Table 3 Multivariable Cox analysis for composite endpoints

HbA1c variability and all-cause mortality/composite endpoints

Over a follow-up of 42 months, the percentage of subjects who experienced all-cause mortality or combined endpoints was higher in those with higher glycemic variability group (HbA1c-SD or HbA1c-CV) compared with lower glycemic variability group in total patents as well as subgroups of HFpEF, HFmrEF and HFrEF (see Additional file 1: Table S1). The Kaplan–Meier plot for the occurrence of all-cause mortality or composite endpoints between different HbA1c variability levels were presented in Fig. 2 (HF) and Additional file 2: Figure S1 (HFpEF), Additional file 3: Figure S2 (HFmrEF) and Additional file 4: Figure S3 (HFrEF).

Fig. 2
figure 2

Kaplan–Meier curves of freedom from all-cause mortality (a, b) and composite endpoints (c, d) for low and high HbA1c variability after 42-month follow-up in total HF patients. The numbers at the bottom of the figure are “number at risk”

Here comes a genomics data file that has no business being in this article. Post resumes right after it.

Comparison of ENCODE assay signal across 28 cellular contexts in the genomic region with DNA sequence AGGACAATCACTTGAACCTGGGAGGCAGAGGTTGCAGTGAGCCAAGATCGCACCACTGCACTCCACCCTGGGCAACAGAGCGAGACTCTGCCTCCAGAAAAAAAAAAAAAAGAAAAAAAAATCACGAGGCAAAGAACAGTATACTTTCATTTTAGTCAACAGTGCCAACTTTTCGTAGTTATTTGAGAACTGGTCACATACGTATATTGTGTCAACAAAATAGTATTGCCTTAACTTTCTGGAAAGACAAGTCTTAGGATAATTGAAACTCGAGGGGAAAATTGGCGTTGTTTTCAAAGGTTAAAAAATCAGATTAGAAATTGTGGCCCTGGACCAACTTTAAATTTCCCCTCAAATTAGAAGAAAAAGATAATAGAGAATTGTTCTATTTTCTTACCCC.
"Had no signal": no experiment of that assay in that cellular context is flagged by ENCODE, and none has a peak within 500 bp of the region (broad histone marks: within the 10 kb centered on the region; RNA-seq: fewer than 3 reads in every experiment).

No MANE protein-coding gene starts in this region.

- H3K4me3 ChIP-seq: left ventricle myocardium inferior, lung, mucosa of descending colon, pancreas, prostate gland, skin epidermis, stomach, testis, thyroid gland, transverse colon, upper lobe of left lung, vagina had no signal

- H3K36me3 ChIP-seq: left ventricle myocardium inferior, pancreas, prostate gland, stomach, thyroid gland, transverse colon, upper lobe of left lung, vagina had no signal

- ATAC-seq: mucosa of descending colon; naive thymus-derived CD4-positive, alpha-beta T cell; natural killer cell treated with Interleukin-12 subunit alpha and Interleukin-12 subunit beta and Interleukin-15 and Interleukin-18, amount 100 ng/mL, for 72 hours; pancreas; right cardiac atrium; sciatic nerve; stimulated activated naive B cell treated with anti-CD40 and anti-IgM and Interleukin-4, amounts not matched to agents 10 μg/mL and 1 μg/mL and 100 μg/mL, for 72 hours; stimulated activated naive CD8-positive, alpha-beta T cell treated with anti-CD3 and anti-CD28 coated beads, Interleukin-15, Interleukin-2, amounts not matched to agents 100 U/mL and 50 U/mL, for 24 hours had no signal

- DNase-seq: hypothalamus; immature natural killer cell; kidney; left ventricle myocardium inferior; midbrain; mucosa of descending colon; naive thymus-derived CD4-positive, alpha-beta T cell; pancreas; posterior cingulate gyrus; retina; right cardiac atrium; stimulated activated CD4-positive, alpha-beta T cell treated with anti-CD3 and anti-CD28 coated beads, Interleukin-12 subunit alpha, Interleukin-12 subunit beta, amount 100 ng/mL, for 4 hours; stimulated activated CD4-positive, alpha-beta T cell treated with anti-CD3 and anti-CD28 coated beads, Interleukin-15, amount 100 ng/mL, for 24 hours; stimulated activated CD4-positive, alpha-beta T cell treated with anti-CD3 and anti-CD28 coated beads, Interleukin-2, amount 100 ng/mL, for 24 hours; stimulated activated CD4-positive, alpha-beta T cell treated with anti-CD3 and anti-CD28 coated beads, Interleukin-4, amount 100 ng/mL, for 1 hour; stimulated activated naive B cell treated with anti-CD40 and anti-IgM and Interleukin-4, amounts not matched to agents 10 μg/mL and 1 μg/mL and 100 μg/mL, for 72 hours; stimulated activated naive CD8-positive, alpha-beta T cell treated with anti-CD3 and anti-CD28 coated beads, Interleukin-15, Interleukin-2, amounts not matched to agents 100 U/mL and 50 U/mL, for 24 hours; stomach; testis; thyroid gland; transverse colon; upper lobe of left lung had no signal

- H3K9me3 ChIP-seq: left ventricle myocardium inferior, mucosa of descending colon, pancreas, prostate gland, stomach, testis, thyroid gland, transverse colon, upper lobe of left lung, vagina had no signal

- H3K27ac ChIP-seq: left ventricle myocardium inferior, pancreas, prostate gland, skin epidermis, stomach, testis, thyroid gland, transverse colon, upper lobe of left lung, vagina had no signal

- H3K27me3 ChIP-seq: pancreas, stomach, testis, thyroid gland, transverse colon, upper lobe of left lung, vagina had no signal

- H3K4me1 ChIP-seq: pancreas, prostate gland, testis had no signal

In the present study, we prospectively followed a cohort of HF comorbidity with T2DM over a long-term follow-up period and summarized possible prognostic factors associated with mortality and HF hospitalization. Our current data showed that overall mortality and risk of HF readmission of HFpEF were lower than in HFrEF. Our result further revealed that higher HbA1c variability was associated with elevated all-cause mortality and HF hospitalization and was an independent predictor of all-cause mortality and HF hospitalization, regardless of EF, and a given level of HbA1c variability portended the same risk of death in HFpEF, HFmrEF, and HFrEF. Our study suggested that increase in the long-term glycemic variability might have a detrimental effect on prognosis in patients with HF and T2DM.

Over the years, compared with HFrEF, the clinical outcomes for patients with HFpEF are uncertain and controversial. More than a decade ago, two epidemiological studies reported similar outcomes for patients with these two HF phenotypes [13, 14]. However, a meta-analysis demonstrated that overall those patients with HFpEF had a lower risk of death than patients with HFrEF [15]. The subsequent MAGGIC meta-analysis reported that patients with HFpEF had lower risk of death from any cause compared with those with HFrEF independent of clinical covariates [16]. A recent prospective multi-centre longitudinal study in New Zealand and Singapore showed that the prevalence and mortality were lower in HFpEF than HFrEF [17]. Our present study also indicated that the all-cause mortality and HF hospitalization were lower in HFpEF than HFrEF.